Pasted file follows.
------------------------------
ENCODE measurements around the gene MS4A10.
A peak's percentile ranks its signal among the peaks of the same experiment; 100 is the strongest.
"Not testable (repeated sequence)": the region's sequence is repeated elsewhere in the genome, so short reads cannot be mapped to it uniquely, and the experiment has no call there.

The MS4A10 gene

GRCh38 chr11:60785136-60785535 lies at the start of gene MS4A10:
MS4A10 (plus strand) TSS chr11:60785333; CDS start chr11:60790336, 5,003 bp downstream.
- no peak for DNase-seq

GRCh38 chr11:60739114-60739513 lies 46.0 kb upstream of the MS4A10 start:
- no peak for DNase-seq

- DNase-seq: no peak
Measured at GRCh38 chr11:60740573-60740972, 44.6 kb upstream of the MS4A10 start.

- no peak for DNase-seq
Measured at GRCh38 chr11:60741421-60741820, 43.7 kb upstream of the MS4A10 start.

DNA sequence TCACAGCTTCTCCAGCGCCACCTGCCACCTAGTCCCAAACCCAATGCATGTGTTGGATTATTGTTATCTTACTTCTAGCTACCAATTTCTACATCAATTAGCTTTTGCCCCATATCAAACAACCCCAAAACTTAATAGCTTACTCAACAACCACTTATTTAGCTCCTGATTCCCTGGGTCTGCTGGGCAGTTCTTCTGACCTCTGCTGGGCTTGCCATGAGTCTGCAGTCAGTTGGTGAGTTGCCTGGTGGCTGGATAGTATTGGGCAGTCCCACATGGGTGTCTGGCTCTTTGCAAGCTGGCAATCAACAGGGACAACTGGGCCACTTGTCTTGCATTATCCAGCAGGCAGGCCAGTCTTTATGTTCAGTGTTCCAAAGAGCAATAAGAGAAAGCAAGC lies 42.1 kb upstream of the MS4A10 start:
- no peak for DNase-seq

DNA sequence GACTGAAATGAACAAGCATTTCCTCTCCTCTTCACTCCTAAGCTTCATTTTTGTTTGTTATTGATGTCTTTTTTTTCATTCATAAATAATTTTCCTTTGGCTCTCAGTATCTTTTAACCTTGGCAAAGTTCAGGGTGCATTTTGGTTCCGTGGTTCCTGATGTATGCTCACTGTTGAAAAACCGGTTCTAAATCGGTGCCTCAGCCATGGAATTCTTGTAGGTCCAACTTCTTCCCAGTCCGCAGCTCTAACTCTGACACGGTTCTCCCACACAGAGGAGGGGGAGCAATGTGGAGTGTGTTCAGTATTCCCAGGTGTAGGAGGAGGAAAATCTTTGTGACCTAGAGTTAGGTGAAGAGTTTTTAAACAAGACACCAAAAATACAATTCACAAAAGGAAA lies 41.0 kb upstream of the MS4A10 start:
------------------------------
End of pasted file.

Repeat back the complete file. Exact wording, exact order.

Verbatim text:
ENCODE measurements around the gene MS4A10.
A peak's percentile ranks its signal among the peaks of the same experiment; 100 is the strongest.
"Not testable (repeated sequence)": the region's sequence is repeated elsewhere in the genome, so short reads cannot be mapped to it uniquely, and the experiment has no call there.

The MS4A10 gene

GRCh38 chr11:60785136-60785535 lies at the start of gene MS4A10:
MS4A10 (plus strand) TSS chr11:60785333; CDS start chr11:60790336, 5,003 bp downstream.
- no peak for DNase-seq

GRCh38 chr11:60739114-60739513 lies 46.0 kb upstream of the MS4A10 start:
- no peak for DNase-seq

- DNase-seq: no peak
Measured at GRCh38 chr11:60740573-60740972, 44.6 kb upstream of the MS4A10 start.

- no peak for DNase-seq
Measured at GRCh38 chr11:60741421-60741820, 43.7 kb upstream of the MS4A10 start.

DNA sequence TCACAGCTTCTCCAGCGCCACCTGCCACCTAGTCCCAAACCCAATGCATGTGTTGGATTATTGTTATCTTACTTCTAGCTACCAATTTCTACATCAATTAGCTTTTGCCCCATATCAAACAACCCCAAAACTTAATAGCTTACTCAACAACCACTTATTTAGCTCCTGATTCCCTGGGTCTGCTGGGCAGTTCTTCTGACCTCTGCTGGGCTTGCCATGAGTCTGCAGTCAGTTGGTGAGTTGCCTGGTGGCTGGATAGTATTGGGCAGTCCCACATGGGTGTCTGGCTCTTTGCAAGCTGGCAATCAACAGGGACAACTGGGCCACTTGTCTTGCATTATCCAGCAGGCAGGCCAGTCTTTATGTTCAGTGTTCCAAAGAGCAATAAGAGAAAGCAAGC lies 42.1 kb upstream of the MS4A10 start:
- no peak for DNase-seq

DNA sequence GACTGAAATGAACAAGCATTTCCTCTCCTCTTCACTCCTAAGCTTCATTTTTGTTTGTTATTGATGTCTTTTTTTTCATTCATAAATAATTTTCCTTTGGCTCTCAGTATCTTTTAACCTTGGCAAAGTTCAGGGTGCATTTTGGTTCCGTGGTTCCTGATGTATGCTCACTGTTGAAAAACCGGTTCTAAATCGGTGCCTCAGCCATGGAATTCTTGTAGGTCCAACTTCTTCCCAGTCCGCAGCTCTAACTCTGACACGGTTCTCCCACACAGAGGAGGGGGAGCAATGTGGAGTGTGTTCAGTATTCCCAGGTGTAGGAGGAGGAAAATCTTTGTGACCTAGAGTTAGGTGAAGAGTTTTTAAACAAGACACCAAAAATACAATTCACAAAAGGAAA lies 41.0 kb upstream of the MS4A10 start: